Checking-In: Flu Shot, War on Science, Senate Scandal, Dogs as Humans & Bangladesh garment factories up to code


A Manitoba fire expert has been chosen to oversee the fire and safety standards of notorious factories in Bangladesh. We hear from Brad Loewen as we update the stories we've been following such as the battle against the flu shot and what could be a larger war on science.

Our Friday host Rick MacInnes-Rae joined Anna Maria in studio to check in on your thoughts of the week.

duffy-thumbnail.jpgSenate Scandal: Things have been explosive in Ottawa this week! As you may have heard from our conversation with Senator LeBreton and CBC reporter Julie Van Dusen ... the showdown in Ottawa is showing no signs of slowing down.

Yesterday on the program we talked about the very public battle between Senator Mike Duffy and Prime Minister Stephen Harper. Senator Duffy alleges Prime Minister's office orchestrated a "monstrous conspiracy" to make the Senate spending scandal go away.

Well, that got a lot of you talking...Beverley Burlock from Port Mouton, Nova Scotia writes:

"Duffy surely can wax eloquent now, but where was his backbone and strength of character back in the beginning? Whatever the prime minister and others may or may not have done, that is a separate serious issue. Duffy still is accountable for his own actions. He could have said No at any point along the way....Talk about an exalted sense of entitlement. Give us a break. Being a senator is not his right, but a privilege with great responsibilities. He can get a job like the rest of us."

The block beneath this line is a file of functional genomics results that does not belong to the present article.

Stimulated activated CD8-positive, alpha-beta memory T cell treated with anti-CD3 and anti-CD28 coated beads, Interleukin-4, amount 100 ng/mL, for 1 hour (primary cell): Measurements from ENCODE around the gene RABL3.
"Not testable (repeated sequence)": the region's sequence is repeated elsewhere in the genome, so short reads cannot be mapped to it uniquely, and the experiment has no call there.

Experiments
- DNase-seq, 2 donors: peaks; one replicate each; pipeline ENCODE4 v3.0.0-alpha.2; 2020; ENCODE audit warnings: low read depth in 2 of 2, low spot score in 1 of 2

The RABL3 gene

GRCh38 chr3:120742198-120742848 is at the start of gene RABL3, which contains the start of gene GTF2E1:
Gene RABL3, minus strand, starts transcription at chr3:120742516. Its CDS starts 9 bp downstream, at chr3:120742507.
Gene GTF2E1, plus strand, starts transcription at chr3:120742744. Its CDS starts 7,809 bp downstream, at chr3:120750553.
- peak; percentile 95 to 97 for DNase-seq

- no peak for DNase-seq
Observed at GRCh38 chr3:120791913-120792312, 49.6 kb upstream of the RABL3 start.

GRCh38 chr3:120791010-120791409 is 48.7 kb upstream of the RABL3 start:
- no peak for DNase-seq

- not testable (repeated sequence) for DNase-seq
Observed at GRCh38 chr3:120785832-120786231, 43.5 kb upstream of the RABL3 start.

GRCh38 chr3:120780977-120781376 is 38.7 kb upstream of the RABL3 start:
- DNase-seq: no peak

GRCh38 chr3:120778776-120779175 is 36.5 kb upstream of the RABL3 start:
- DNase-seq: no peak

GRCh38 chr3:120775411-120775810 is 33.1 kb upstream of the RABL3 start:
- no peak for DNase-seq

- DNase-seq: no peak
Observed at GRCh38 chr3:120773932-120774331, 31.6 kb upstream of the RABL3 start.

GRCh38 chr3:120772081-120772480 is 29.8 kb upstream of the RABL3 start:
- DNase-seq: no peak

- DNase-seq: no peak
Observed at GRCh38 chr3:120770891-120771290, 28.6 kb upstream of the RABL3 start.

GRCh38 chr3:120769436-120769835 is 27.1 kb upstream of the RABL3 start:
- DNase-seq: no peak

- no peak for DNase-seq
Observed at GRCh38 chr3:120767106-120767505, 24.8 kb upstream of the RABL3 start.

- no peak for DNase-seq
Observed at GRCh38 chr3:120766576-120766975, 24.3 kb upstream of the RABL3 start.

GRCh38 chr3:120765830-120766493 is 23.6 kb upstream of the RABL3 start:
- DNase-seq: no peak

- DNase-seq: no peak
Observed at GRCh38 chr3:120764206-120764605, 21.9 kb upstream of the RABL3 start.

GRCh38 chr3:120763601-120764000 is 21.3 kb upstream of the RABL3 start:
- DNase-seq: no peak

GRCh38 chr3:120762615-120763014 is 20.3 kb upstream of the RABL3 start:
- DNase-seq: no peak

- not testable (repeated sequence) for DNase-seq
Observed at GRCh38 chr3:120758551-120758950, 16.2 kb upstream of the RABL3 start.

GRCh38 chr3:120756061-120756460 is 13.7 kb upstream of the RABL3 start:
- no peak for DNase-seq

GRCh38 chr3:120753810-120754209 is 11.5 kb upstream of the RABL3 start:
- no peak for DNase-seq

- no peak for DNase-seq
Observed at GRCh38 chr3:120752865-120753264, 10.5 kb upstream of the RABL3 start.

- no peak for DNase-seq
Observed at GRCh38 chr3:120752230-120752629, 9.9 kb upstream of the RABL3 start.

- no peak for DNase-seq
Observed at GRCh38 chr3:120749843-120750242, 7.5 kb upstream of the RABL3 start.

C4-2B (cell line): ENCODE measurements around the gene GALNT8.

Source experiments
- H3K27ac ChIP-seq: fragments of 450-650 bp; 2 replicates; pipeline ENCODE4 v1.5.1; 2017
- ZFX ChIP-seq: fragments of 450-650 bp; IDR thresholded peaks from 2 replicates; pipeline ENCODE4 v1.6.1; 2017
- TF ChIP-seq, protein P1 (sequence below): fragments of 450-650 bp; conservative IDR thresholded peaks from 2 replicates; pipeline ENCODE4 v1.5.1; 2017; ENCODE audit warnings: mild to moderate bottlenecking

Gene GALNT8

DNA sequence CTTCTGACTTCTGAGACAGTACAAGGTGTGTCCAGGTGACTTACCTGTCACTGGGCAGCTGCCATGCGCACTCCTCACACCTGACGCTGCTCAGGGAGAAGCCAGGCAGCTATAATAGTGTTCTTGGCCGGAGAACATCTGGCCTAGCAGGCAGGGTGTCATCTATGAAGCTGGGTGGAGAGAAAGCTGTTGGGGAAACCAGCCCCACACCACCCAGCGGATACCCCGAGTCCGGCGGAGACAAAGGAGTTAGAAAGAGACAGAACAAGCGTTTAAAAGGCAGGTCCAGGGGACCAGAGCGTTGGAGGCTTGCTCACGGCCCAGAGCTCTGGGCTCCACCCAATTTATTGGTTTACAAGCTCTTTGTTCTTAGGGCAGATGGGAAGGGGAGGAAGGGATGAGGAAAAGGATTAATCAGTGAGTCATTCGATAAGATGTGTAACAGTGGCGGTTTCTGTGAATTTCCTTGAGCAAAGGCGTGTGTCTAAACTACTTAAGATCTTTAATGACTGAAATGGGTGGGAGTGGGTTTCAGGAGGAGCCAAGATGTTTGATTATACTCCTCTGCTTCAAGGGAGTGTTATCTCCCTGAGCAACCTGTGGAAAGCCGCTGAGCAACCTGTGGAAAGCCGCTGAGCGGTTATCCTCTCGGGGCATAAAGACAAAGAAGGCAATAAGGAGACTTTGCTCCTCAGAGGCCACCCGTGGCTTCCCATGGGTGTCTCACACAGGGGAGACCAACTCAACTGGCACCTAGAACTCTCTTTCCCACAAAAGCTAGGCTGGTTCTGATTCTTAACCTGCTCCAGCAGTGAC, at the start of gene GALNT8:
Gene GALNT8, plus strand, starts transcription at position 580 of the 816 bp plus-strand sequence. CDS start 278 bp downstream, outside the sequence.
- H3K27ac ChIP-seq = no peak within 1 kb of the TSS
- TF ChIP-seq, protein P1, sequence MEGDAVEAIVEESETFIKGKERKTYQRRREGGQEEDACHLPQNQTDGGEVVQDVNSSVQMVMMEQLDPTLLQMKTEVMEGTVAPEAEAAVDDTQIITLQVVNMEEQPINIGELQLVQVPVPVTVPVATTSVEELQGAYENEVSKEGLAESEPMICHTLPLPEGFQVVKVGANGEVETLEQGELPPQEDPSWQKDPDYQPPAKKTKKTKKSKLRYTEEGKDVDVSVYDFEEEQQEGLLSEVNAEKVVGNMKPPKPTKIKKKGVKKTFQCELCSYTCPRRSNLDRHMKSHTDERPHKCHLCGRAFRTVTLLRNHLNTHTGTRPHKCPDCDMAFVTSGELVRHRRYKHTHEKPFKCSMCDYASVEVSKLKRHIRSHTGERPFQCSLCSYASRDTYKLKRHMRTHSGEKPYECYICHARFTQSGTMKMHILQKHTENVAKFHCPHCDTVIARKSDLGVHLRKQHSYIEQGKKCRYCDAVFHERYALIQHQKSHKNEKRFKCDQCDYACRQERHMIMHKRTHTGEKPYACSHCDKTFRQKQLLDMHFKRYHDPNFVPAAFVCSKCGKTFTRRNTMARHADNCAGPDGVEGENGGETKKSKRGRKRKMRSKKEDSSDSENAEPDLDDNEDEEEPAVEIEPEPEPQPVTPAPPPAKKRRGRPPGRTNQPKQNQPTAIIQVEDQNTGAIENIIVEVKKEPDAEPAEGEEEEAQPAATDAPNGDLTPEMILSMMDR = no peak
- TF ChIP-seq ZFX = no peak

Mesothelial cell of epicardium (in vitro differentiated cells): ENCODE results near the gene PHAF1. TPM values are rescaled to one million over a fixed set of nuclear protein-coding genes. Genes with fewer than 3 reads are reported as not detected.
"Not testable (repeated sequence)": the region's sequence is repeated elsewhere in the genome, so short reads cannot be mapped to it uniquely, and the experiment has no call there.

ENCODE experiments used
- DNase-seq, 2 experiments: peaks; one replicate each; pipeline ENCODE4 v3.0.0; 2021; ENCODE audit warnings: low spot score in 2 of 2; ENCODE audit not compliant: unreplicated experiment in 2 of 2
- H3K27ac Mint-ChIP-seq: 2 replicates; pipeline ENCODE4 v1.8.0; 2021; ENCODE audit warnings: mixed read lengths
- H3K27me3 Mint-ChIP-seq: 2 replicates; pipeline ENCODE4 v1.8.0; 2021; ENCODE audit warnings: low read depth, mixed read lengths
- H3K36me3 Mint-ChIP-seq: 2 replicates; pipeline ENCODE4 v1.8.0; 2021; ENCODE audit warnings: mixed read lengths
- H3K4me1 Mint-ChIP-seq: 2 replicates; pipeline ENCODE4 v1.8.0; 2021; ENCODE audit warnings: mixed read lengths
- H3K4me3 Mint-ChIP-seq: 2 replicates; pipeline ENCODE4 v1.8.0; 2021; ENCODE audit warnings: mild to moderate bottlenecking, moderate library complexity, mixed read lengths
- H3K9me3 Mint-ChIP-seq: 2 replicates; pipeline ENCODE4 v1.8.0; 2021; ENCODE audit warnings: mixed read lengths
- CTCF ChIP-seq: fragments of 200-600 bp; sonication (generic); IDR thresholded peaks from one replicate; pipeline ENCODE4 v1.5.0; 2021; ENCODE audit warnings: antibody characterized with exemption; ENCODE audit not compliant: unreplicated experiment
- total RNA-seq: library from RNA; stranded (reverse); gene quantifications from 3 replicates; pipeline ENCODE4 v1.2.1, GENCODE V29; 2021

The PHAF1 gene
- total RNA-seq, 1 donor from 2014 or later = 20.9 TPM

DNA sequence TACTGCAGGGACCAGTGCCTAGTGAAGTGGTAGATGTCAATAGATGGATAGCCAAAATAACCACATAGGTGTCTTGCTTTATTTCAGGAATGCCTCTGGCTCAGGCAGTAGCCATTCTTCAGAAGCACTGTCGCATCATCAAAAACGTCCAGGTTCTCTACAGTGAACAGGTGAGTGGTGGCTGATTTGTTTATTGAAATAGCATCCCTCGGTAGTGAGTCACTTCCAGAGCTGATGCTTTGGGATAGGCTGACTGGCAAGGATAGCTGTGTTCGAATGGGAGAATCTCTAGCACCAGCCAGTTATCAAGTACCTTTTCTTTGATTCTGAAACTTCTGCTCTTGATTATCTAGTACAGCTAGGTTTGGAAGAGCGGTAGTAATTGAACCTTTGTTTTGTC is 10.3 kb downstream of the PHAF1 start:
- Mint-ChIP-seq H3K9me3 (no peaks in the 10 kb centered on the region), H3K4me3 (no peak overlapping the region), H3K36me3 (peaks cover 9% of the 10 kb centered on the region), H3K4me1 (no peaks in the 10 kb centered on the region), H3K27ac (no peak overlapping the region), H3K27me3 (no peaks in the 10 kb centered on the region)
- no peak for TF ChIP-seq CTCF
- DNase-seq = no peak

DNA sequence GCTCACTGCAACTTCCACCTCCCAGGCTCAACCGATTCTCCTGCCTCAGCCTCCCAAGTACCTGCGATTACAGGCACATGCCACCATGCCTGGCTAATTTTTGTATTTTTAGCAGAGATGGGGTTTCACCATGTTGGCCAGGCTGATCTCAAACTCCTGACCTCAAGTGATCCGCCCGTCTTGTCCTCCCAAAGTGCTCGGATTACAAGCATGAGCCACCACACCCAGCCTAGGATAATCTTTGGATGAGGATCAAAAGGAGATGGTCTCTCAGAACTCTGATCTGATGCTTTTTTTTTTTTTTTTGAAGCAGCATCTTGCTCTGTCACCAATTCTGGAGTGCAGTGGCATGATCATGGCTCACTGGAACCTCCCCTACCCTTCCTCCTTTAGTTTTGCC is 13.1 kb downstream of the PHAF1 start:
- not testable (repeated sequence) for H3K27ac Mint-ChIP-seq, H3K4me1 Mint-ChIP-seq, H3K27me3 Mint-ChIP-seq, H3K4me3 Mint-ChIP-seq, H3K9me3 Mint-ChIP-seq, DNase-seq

Tracey Minaker of Headingley, Manitoba, sent an email reminding us about what Mike Duffy told the CBC last February where he said he would voluntarily pay back living expenses related to the house in Ottawa.

"My question is ... if this is now known to be untrue, how can we determine if his 'new' story is true??? Does it not seem that he is fabricating facts in order to point fingers and be completely blameless?"

canine-sentience-thumbnail.jpgDog Emotions: On Monday's show we heard about new research on the emotional lives of dogs. Neuroscientist Dr. Gregory Berns 'Dogs are people too'... since they have a level of awareness similar to that of a 4-year-old child.

After hearing that, Patrick Hulley tweeted:

"Dogs are far more human than politicians as they genuinely care about the people that took them in."

And Joanne Ross of Nanaimo, BC, wrote in to tell us about her family's four-legged member:

"We noticed that our dog would have unique but consistent reactions to situations in our household. One that was displayed every time she was left at home in the evening for more than 3 hours. She would position herself at the front door when we returned and bark the equivalent of 'Where were you?' 5 or 6 times until she was assured that we were suitably contrite. It was a behaviour that was never repeated in any other situation."

Barbara Williams of Holland, Manitoba, shared this story:

"I was seriously ill. During that night, every time I woke up, Thor, a husky-shepherd cross ... was standing there, staring intently at me. I woke up several times during the night and he was there every time. I remember thinking to myself, "I hope he's not one of those dogs that can sense when someone's dying." The next day, I was admitted to the hospital ... but neither of the other two dogs in the household showed the concern that Thor did."

war-on-science-thumbnail.jpgWar on Science: Earlier in the week we spoke with Calgary author Chris Turner about his new book -- The War on Science: Muzzled Scientists and Willful Blindness in Stephen Harper's Canada.

Andrew Park is an associate professor at the University of Winnipeg. He tells us he is organizing a Stand Up for Science Rally and emailed this: